Jason Lemkin: Yeah, sometimes you have to make it up in volume. It is, what I guess, boy, there's maybe a lot of questions in your question. As a student of Quora as well as a user and a leverager of Quora, this is for marketers. I think what really works, I mean, how do you do 33,000 pieces of content? It sounds insane, right? Most people I know struggle to write a blog post in a month. The secret is obvious but do it. The secret is just do things that you know, where you add value. Do things that are easy and be completely authentic. And the stuff I read that is too promotional, the stuff I read that does not speak from experience, the stuff that I read that is all about what a great vendor you are, I don't see any of that stuff perform.

Jason Lemkin: And so speak from what you know. And for me the secret to 3,000 is the reason Quora worked well for me is certainly today, it's still true, but certainly when I started writing on Quora, whatever, six years ago, it was not a platform designed for software as a service. It's a B2C platform founded by a Facebook founder that I don't think originally was designed for business software to be one of its top use cases. But there were enough great founders and other folks that ask great questions. And it was very helpful to me that even in 2012, 2013, people would ask questions, and I literally could answer the question in my head before I got on the keyboard. It probably takes me less than five minutes to write a Quora answer, which is hyper efficient. So help me do the math, but 3,000 answers times five minutes per answer, it's a lot of my life, but it's not nearly as much as you might think.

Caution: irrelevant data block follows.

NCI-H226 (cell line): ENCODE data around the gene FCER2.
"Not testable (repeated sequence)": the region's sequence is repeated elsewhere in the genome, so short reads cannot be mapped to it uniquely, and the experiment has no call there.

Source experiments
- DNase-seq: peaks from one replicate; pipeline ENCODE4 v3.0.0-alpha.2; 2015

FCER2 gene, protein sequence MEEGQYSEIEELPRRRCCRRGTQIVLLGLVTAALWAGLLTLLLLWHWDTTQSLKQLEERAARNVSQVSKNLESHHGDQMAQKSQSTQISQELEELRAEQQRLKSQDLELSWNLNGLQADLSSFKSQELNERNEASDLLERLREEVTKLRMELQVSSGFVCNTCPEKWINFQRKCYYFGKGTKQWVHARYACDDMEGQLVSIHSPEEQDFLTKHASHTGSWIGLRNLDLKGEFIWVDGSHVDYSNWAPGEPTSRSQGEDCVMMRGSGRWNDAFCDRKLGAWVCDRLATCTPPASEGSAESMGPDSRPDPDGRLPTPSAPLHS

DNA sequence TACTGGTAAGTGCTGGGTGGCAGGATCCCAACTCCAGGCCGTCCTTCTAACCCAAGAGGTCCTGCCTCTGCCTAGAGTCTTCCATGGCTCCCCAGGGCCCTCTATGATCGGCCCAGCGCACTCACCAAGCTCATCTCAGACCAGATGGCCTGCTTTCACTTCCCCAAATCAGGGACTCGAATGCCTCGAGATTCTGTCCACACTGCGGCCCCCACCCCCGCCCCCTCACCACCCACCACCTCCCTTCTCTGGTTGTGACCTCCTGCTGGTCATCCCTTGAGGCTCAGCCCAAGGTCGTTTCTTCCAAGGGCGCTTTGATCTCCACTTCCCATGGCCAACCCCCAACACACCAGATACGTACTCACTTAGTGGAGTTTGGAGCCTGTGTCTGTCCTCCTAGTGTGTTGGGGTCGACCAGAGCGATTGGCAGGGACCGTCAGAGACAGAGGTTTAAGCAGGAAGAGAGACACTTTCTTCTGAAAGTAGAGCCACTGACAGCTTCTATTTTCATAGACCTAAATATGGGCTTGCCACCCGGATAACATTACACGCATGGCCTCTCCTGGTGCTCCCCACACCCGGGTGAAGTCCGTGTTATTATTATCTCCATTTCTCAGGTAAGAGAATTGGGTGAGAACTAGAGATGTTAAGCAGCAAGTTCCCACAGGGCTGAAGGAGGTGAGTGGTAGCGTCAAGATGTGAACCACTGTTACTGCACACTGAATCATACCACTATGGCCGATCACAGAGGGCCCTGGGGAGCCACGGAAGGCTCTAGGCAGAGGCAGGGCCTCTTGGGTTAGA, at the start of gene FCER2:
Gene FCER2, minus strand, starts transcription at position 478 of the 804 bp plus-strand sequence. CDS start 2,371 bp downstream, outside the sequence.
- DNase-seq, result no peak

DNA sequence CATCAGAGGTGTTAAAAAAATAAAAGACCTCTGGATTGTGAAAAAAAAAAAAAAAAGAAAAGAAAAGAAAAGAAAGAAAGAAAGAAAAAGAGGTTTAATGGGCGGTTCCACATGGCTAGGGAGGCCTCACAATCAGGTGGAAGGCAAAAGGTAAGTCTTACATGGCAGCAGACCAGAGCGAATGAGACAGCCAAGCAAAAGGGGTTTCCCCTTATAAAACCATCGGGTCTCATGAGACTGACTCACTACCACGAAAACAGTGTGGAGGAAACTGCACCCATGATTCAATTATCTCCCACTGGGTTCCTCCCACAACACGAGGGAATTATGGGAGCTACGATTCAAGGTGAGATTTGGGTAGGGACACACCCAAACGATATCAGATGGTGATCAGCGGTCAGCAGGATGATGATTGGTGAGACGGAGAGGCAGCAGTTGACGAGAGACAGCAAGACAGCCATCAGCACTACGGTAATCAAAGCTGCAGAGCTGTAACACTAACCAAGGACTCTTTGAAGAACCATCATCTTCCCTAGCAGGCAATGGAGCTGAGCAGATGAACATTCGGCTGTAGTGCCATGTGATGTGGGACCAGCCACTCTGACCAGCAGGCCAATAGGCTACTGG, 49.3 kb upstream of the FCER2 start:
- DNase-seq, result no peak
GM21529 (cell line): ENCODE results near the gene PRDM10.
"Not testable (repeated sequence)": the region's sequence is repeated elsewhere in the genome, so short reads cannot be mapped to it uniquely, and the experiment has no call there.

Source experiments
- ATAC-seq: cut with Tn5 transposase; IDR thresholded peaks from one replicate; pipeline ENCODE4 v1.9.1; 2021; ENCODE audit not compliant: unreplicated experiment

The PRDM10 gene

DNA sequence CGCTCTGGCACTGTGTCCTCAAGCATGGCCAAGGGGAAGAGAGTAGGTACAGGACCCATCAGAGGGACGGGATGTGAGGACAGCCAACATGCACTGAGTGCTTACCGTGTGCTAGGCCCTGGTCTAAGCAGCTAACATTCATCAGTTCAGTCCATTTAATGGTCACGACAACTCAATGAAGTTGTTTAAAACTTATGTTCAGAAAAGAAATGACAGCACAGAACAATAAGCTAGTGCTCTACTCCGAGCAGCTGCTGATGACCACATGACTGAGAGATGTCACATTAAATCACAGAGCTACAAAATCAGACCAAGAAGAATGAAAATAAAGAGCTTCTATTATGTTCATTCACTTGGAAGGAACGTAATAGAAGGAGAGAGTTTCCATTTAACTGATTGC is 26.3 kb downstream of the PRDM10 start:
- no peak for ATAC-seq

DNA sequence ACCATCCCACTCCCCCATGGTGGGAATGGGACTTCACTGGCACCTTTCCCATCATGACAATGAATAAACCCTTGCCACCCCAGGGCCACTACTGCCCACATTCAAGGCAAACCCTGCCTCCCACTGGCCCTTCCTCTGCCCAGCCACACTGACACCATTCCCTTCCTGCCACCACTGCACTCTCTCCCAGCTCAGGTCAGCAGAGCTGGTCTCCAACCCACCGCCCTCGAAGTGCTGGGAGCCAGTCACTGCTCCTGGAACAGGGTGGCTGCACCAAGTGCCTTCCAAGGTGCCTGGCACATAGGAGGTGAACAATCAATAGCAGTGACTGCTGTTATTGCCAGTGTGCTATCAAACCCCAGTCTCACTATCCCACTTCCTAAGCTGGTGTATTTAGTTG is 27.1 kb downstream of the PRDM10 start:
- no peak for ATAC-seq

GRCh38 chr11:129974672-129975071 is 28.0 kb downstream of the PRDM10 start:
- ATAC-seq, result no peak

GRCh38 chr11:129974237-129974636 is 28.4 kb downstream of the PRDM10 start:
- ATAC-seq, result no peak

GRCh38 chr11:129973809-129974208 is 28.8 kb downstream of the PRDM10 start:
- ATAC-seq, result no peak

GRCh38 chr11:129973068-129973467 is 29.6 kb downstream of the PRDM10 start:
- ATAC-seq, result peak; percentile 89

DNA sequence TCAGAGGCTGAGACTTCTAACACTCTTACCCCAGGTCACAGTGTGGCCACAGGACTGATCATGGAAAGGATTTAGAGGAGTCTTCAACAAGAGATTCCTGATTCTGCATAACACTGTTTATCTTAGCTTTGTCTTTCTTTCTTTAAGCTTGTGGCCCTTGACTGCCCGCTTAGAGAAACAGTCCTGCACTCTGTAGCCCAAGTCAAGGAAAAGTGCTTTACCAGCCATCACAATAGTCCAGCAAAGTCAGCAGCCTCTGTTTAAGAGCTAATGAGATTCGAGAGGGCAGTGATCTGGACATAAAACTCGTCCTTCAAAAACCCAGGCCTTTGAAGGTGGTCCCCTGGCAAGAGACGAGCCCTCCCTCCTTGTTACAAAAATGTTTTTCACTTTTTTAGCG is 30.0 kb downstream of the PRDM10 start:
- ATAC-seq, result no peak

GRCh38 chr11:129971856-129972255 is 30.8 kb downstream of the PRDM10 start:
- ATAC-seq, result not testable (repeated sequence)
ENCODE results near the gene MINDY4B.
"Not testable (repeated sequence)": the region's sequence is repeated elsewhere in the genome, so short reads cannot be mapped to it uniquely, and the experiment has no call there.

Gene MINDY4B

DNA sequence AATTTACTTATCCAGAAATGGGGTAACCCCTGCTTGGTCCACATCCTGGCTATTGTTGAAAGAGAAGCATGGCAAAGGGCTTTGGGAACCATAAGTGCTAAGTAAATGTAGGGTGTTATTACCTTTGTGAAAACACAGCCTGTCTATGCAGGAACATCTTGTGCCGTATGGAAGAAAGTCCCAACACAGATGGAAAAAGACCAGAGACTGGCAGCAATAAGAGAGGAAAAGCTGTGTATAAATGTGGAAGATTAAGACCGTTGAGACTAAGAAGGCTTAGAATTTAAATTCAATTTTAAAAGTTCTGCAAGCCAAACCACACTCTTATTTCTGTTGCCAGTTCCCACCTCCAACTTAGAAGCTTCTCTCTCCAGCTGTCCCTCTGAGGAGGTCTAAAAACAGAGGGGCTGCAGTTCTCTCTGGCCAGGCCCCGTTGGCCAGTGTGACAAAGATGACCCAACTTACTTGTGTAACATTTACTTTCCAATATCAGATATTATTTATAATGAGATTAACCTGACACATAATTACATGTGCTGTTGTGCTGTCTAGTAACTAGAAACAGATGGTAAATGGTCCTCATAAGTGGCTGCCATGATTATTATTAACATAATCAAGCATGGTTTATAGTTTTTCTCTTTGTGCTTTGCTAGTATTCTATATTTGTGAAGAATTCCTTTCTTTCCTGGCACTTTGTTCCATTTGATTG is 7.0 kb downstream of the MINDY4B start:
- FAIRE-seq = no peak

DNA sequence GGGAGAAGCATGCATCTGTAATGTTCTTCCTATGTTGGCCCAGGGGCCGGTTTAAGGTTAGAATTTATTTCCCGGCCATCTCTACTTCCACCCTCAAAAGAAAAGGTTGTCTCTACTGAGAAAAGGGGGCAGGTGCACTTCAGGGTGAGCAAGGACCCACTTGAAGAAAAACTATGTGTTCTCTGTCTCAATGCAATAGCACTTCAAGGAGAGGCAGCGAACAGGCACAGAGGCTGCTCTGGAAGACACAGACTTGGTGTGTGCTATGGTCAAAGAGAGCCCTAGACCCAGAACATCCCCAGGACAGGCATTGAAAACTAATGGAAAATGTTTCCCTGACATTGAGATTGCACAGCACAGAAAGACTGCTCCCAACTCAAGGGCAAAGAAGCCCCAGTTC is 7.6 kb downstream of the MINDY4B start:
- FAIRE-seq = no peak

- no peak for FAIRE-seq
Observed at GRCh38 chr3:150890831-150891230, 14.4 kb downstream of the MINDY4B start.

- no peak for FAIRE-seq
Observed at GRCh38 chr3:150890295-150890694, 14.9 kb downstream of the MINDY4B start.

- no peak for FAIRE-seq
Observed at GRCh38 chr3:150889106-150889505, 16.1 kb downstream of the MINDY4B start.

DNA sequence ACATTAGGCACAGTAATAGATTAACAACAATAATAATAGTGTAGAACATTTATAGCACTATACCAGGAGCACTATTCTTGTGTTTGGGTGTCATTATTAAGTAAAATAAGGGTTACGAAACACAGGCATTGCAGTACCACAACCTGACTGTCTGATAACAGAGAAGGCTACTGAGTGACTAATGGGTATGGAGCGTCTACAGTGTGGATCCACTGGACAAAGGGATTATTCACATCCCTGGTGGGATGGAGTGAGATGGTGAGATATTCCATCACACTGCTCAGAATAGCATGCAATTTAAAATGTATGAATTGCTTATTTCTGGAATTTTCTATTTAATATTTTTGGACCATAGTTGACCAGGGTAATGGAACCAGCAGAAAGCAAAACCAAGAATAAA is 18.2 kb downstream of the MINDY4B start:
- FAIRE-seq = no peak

JD Prater: That's a really good, and I can vouch for Jason. I asked a question, when should you hire a CMO at a startup or a VP or something, and I requested Jason to answer and literally 15 minutes later, he answered it, and it was the best answer ever. So he's not kidding when he says five minutes.

Jason Lemkin: But I don't answer anything that not only do I not have an answer to, not just an opinion but an answer, but it already has to essentially written itself in my head. And that's the power of a good question on Quora at least for me. Which is obviously, I don't answer every question on Quora but a good question for me... Anything, if you're a subject matter expert, you'll know the answer before the question's even finished. And those are the ones you should answer in my opinion.